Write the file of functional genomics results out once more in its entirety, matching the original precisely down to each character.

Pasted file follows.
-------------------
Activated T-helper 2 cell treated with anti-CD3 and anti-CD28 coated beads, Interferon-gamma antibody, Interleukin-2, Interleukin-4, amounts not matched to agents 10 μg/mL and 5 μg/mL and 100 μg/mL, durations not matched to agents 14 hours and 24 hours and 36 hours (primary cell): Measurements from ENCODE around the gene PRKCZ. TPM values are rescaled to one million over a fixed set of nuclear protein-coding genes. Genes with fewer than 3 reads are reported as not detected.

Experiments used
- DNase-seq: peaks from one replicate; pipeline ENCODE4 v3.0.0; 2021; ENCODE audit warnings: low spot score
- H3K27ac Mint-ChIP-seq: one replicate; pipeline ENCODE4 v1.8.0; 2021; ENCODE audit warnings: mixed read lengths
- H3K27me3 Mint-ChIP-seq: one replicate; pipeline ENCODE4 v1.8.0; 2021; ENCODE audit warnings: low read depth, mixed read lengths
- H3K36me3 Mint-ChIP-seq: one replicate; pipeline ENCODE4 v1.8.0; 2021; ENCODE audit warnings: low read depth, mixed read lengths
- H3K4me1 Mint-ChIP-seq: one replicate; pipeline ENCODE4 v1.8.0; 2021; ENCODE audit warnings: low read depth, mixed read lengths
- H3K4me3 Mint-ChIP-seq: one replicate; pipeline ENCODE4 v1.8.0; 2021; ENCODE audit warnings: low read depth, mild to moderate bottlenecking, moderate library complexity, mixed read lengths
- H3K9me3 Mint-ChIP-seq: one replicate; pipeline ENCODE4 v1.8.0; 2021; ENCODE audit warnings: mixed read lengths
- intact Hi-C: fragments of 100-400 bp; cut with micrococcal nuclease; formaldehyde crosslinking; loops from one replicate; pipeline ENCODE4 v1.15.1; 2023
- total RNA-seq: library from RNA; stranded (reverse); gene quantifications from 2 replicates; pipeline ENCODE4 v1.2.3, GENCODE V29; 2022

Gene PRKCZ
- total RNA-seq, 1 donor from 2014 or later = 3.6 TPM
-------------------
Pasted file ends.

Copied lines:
Activated T-helper 2 cell treated with anti-CD3 and anti-CD28 coated beads, Interferon-gamma antibody, Interleukin-2, Interleukin-4, amounts not matched to agents 10 μg/mL and 5 μg/mL and 100 μg/mL, durations not matched to agents 14 hours and 24 hours and 36 hours (primary cell): Measurements from ENCODE around the gene PRKCZ. TPM values are rescaled to one million over a fixed set of nuclear protein-coding genes. Genes with fewer than 3 reads are reported as not detected.

Experiments used
- DNase-seq: peaks from one replicate; pipeline ENCODE4 v3.0.0; 2021; ENCODE audit warnings: low spot score
- H3K27ac Mint-ChIP-seq: one replicate; pipeline ENCODE4 v1.8.0; 2021; ENCODE audit warnings: mixed read lengths
- H3K27me3 Mint-ChIP-seq: one replicate; pipeline ENCODE4 v1.8.0; 2021; ENCODE audit warnings: low read depth, mixed read lengths
- H3K36me3 Mint-ChIP-seq: one replicate; pipeline ENCODE4 v1.8.0; 2021; ENCODE audit warnings: low read depth, mixed read lengths
- H3K4me1 Mint-ChIP-seq: one replicate; pipeline ENCODE4 v1.8.0; 2021; ENCODE audit warnings: low read depth, mixed read lengths
- H3K4me3 Mint-ChIP-seq: one replicate; pipeline ENCODE4 v1.8.0; 2021; ENCODE audit warnings: low read depth, mild to moderate bottlenecking, moderate library complexity, mixed read lengths
- H3K9me3 Mint-ChIP-seq: one replicate; pipeline ENCODE4 v1.8.0; 2021; ENCODE audit warnings: mixed read lengths
- intact Hi-C: fragments of 100-400 bp; cut with micrococcal nuclease; formaldehyde crosslinking; loops from one replicate; pipeline ENCODE4 v1.15.1; 2023
- total RNA-seq: library from RNA; stranded (reverse); gene quantifications from 2 replicates; pipeline ENCODE4 v1.2.3, GENCODE V29; 2022

Gene PRKCZ
- total RNA-seq, 1 donor from 2014 or later = 3.6 TPM